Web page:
Barack Obama Barack Hussein Obama II ( ; born August 4, 1961) is an American politician and attorney who served as the 44th president of the United States The president of the United States (POTUS) is the head of state and head of government ...

Barack Obama
issued a federal disaster declaration, which authorized funds for individual assistance (IA), such as temporary housing. The largest wave hit Pago Pago at 6:13 pm local time, with an amplitude of .


Geography

Pago Pago is in the Eastern District of American Samoa, in Ma'oputasi County. It is approximately southwest of Hawaii, northeast of New Zealand, and southwest of California. It is located at . Pago Pago is located 18 degrees south of the
equator The Equator is a circle of latitude, about in circumference, that divides Earth into the Northern Hemisphere, Northern and Southern Hemisphere, Southern hemispheres. It is an imaginary line located at 0 degrees latitude, halfway between the N ...

equator
. The city of Pago Pago encompasses several surrounding villages, including Fagatogo, the legislative and judicial capital, and
Utulei Utulei or Utulei is a village in Maoputasi County, American Samoa, Maoputasi County, in the Eastern District, American Samoa, Eastern District of Tutuila, the main island of American Samoa. Utulei is traditionally considered to be a section of Fag ...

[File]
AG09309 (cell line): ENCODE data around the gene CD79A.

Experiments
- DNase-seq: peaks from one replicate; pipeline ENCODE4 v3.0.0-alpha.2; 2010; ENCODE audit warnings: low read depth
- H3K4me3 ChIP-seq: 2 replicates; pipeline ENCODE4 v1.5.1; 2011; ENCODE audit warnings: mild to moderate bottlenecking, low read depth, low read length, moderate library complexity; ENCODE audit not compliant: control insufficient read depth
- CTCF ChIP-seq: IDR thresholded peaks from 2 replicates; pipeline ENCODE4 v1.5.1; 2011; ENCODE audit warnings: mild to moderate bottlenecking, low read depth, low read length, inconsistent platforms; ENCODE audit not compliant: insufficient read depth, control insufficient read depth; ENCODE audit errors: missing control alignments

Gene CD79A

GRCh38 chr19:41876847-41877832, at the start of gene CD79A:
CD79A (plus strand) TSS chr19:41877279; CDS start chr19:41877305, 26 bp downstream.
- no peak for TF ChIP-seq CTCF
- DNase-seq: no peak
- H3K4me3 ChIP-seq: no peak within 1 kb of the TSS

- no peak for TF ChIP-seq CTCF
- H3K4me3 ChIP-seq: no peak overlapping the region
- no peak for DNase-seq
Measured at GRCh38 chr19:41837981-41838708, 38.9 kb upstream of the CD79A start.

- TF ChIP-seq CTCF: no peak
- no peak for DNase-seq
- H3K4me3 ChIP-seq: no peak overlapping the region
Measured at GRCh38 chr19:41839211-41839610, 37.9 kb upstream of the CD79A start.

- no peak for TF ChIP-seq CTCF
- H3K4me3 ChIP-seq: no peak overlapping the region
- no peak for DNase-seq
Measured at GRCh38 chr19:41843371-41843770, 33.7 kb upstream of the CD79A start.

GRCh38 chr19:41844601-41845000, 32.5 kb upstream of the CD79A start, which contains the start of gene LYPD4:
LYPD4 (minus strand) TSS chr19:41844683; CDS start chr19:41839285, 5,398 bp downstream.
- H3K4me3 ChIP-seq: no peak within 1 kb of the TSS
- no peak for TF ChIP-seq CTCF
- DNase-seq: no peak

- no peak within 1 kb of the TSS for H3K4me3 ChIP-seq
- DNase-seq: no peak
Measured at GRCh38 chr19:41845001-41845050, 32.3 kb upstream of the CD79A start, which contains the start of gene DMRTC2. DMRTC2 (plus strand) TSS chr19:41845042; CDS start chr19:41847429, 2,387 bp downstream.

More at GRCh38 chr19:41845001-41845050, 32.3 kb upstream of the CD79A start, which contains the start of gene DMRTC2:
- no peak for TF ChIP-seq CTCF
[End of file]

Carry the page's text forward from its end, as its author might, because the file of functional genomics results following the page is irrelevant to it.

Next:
, the executive capital and home of the Governor. The town is located between steep mountainsides and the harbor. It is surrounded by mountains such as Mount Matafao (2,142 ft),
Rainmaker Mountain Rainmaker Mountain (also known as Mount Pioa) is the name of a mountain located near Pago Pago, American Samoa on Tutuila Island. Rainmaker Mountain traps rain clouds and gives Pago Pago the highest annual rainfall of any harbor. The average ann ...
(1,716 ft), Mount Alava (1,611 ft), Mount Siona (892 ft), Mount Tepatasi (666 ft), and Mount Matai (850 ft), all mountains protecting Pago Pago Harbor. The main downtown area is Fagatogo on the south shore of Pago Pago Harbor, the location of the American Samoa Fono, Fono (territorial legislature), the port, the bus station and the market. The banks are in Utulei and Fagotogo, as are the
Sadie Thompson Inn The Sadie Thompson Inn is a historic building in Malaloa, one of the constituent villages of Pago Pago in American Samoa. The building is noted as the guest house where from mid-December 1916 author W. Somerset Maugham resided for six weeks during ...
and other hotels. The